The use of optical polarimetry for measurement of ocular glucose has been a dynamic area of research of the past two decades. Results were reported from tests of an optical bench model of a polarimetric glucose sensor in which glucose concentrations as low 20 mg/dl were measured in a test cell. Rabinovitch, B. et al., Noninvasive Glucose Monitoring of the Aqueous Humor of the Eye: Part I. Measurement of Very Small Optical Rotations, Diabetes Care, Vol. 5, pp. 254-258 (1982). This corresponded to optical rotations of about only 40 arcseconds. The same optical bench model was used to measure glucose concentrations of rabbit ocular aqueous humor which was removed by paracentesis directly into a test cell. March, W. F. et al., Noninvasive Glucose Monitoring of the Aqueous humor of the Eye: Part II. Animal Studies and the Scleral Lens, Diabetes Care, Vol. 5, pp. 259-265 (1982). Work on an experimental scleral lens was also described in this study for non-invasive measurement of glucose concentrations in the aqueous humor of test animals, but the optical activity of constituents other than glucose, plus the birefringence of the cornea, made it extremely difficult to unambiguously infer the glucose concentration in the aqueous humor of the test animals.

In an attempt to correct for these problems, a multi-wavelength polarimeter, which has the potential to detect possible wavelength dependencies in the optical activity, which could then make it possible to separate the effects of the different constituents and to correct for birefringence in the cornea has been suggested. McNichols, R. J. et al., Development of a Non-Invasive Polarimetric Glucose Sensor, IEEE LEOS Newsletter, Vol. 12, pp. 30-31 (1998); Cote, G. L., Diabetes Technology and Therapeutics, Vol. 1 (1999). The addition of optical modulators to this polarimeter also increases its sensitivity over that previously achieved. A higher sensitivity polarimeter has been suggested by placing the glucose samples (and in an eventual operational system, presumably the eye) under a moderate magnetic field, so as to enhance the polarization rotation due to glucose. Jang, S. et al., Optical Sensor using the Magnetic Optical Rotatory Effect of Glucose, IEEE LEOS Newsletter, Vol. 12, pp. 28-30 (1998).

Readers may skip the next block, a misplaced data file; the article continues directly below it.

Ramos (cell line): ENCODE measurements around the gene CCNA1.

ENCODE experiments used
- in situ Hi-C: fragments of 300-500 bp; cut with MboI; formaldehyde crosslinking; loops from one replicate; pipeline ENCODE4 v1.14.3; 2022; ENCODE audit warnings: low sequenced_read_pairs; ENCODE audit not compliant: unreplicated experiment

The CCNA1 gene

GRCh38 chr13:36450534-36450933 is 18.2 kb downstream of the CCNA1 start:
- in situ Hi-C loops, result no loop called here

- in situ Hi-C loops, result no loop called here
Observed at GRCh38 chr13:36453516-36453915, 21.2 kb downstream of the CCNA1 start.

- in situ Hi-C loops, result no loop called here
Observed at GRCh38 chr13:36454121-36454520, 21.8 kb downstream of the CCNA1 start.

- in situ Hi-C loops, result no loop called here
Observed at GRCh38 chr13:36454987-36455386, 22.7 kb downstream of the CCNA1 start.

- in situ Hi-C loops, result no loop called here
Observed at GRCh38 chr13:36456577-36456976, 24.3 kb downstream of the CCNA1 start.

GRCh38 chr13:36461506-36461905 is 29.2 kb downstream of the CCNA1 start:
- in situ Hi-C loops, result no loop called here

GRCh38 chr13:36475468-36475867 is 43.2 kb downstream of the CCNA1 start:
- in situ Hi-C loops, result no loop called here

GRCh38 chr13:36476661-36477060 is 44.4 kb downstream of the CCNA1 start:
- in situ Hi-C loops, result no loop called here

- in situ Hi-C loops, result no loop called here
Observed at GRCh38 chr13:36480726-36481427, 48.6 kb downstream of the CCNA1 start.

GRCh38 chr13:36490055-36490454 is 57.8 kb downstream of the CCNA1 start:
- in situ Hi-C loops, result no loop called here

Another approach to the unambiguous measurement of the glucose concentration in the aqueous ocular humor is the use of spectroscopic techniques. U.S. Pat. No. 5,243,983 to Tarr and Steffes discloses the use of stimulated Raman spectroscopy for such measurements, since the cost of components was low, and since glucose-specific features of the Raman spectrum in the aqueous humor could be identified and measured with such a system. Tarr, R. V. et al., The Non-Invasive Blood Glucose Measure of D-Glucose in the Ocular Aqueous Humor using Stimulated Raman Spectroscopy, IEEE LEOS Newsletter, Vol. 12, pp. 22-27 (1998). In a stimulated Raman system, two laser waves whose frequencies are separated by a Raman resonance frequency specific to glucose traverse a medium, and the amount of energy which is transferred from one beam to the other (through stimulated Raman scattering) is measured and related to the abundance of glucose.